The accountant is usually in charge of granting credit to customers, as well as collecting funds from them. These basic responsibilities give rise to a number of fundamental credit management tasks. One among the credit management task, collection is found to be the hardest area, and collecting overdue payments is the hardest of the hard part, when we are still in the frame of in-house collection. There are a multitude of methods for collecting payments from customers. In this post, we progress from several milder contact methods into significantly more aggressive collections tactics.
Most collections departments do not start contacting customers until a number of days after an invoice due date, either on the assumption that the Postal Service takes a mighty long time to make deliveries or that a customer’s payment process may be interfering with timely payment. Whatever the reason, customers with an interest in delaying payment have an almost guaranteed extra week before a collections person even begins to think about contacting them.
Instead, begin calling immediately after the invoice due date has passed. If the invoice is due in 30 days, this means contacting the customer after 31 days. Though some checks will indeed be in the mail at this time, rendering some calls unnecessary, the vast majority of calls made will be to companies who have not paid. By taking this approach, the company instills in its customers the idea that payment terms are to be taken seriously, and the company absolutely expects payment on the stated date.
Seven Steps To Conduct Collections Review
This procedure is used by the accounts receivable clerk to manage the collections process. Here are the seven steps to take:
Step 1. Print Accounts Receivable Aging
Go to the accounting software and access the ACCOUNTS RECEIVABLE screen. Print the accounts receivable aging, making sure that the aging date buckets are set at 10, 30, and 60 days. This bucket configuration will separate out all invoices that are 40 days old and older, which is the primary grouping of invoices that require collections activity.
Step 2. Distribute Accounts Receivable Aging to Sales Staff
(1). Access the Accounts Receivable Aging Report (ARA Report). Using the field selection function, list the salesperson name for each invoice in the report.
(2). Export the file to an Excel electronic spreadsheet.
(3). Sort the ARA Report by salesperson, and then extract each salesperson’s report section to a different spreadsheet. Save each spreadsheet using the name of the targeted salesperson.
(4). E-mail each spreadsheet to the targeted salesperson, with an attached note regarding any collection problems.
Step 3. Highlight Receivable Problems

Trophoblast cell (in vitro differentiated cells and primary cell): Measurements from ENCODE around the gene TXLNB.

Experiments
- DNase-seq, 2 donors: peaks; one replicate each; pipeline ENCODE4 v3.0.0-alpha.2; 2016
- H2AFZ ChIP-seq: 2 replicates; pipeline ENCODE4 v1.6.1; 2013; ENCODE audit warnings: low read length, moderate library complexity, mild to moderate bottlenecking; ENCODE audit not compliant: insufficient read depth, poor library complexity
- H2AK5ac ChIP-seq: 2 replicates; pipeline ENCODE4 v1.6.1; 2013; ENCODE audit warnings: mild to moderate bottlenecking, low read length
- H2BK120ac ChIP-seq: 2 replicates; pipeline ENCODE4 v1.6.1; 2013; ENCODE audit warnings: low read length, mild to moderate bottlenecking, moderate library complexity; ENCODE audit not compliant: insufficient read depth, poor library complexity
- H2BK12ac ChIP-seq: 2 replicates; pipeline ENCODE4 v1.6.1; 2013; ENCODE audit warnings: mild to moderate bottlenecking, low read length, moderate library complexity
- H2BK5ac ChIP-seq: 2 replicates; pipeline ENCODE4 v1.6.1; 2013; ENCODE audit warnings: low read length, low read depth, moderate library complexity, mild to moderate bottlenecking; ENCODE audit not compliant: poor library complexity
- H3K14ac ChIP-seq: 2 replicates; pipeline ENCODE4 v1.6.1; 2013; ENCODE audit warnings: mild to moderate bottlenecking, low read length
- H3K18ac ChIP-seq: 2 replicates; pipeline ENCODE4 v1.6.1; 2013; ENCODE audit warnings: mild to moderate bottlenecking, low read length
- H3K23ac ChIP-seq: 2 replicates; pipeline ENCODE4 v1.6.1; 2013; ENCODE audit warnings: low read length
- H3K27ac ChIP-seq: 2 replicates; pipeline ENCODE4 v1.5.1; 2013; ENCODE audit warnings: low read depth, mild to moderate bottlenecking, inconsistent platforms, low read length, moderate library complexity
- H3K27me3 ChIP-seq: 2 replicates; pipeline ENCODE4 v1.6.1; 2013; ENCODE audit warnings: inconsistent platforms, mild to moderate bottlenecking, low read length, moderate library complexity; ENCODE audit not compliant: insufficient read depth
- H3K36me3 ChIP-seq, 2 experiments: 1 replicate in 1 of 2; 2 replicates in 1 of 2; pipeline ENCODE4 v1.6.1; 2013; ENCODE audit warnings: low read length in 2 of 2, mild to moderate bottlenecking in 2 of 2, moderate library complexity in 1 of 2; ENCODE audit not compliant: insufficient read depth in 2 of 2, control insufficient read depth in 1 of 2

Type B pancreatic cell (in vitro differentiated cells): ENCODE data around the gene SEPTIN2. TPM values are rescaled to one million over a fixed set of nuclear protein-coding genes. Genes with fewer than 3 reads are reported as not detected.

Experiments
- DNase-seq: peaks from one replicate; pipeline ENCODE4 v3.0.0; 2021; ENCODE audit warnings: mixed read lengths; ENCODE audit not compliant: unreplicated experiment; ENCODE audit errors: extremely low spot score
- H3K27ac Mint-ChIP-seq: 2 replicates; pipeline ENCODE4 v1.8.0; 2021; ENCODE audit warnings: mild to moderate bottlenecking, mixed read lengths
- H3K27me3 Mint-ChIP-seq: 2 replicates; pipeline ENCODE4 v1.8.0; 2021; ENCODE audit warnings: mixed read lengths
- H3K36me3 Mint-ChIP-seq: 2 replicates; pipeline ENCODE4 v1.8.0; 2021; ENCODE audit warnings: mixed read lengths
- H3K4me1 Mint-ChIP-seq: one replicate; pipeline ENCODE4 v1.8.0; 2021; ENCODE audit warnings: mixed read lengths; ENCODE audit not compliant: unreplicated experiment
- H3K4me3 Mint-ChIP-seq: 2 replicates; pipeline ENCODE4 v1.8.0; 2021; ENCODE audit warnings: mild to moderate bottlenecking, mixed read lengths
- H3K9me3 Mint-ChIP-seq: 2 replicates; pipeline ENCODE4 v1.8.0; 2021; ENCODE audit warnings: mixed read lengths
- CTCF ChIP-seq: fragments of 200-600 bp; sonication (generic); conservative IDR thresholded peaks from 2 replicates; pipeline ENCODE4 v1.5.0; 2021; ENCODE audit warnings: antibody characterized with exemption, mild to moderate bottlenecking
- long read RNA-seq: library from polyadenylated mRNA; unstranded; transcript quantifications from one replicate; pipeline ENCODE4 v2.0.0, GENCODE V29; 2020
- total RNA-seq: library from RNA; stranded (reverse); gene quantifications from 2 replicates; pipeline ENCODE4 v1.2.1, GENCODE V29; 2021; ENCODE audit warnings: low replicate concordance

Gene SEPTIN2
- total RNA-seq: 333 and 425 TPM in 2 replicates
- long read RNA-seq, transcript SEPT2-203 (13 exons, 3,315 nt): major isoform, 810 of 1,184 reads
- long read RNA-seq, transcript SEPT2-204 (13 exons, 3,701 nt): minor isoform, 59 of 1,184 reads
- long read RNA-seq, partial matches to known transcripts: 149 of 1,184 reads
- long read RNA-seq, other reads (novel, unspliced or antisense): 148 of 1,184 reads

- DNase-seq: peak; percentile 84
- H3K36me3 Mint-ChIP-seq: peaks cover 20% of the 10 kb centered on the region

(1). Review the ARA Report and identify all large invoices that will be due for payment within the next days. Issue payment notification letters and copies of the invoices to these customers. Note on the ARA Report the dates on which letters were sent.
(2). Review the ARA Report and circle or highlight all invoices that are more than 40 days old. These are the invoices requiring collection activity.
(3). Compare the Cash Receipts Journal to the ARA Report, looking for any customers who skip large payments, only paying smaller invoices instead. Make note of this issue in the customer file, and also forward the information to the credit manager.
(4). Compare the Discounts Taken Report to the ARA Report, looking for any customers who have stopped taking early payment discounts. Make note of this issue in the customer file, and also forward the information to the credit manager.
Step 4. Contact Customers
(1). Stratify the customers listed on the ARA Report in declining order by total dollars overdue, using a different color highlighter to note those customers requiring the most immediate attention.
(2). Print the Customer Contact Report, which contains a list of all customers, their main accounts payable contacts, e-mail addresses, phone numbers, and fax numbers. Using this information, note on the ARA Report the states in which customers are located, so calls can be placed at the correct time within the time zone of each customer.
(3). Use the Customer Contact Report and the stratified version of the ARA Report to contact customers and determine why payment has not been made. If a customer states that a payment is being processed or is in the mail, verify exactly which invoices are being paid and additionally inquire about any overdue invoices not included in the incoming payment.
Step 5. Maintain Contact Log
Go to the customer contact log book and write down in it, for each customer, the date of contact, who was contacted, and what information was gained. Use this information as a reference whenever calling the customer again in the future. Also if there is new customer contact information as a result of the day’s calls, update the “Customer Master Report” with this information.
Step 6. Review Accounts with Credit Department
If, as a result of the day’s phone calls, it is necessary to alter a customer’s credit status to more properly reflect his or her ability to pay, then go to the credit department and review the customer’s credit situation with the credit manager. If new credit terms are decided upon, contact the customer to let him or her know about the revised situation.
Step 7. Select Collection Tactics
Based on the customer’s payment history, the status of its latest credit report, on-site visits (if any), and the size of overdue invoices, select a mix of collection tactics from the following list, which is sorted in increasing order of severity:
- Stamp a reminder notice on late invoices
- Send invoice by certified mail
- Issue dunning letters
- Issue dunning letters by e-mail
- Issue dunning letters to managers outside the accounts payable staff
- Issue attorney letters
- Call on a regular basis
- Visit the customer
- Have a senior manager contact a counterpart at the customer
- Accept a merchandise return
- Set up a periodic payment schedule
- Convert a receivable into a promissory note